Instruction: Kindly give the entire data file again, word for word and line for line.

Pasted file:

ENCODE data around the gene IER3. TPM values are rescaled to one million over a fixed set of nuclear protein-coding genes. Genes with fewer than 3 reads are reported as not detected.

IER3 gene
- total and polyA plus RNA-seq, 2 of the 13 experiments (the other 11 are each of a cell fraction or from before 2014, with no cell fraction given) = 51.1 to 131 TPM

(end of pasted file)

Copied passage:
ENCODE data around the gene IER3. TPM values are rescaled to one million over a fixed set of nuclear protein-coding genes. Genes with fewer than 3 reads are reported as not detected.

IER3 gene
- total and polyA plus RNA-seq, 2 of the 13 experiments (the other 11 are each of a cell fraction or from before 2014, with no cell fraction given) = 51.1 to 131 TPM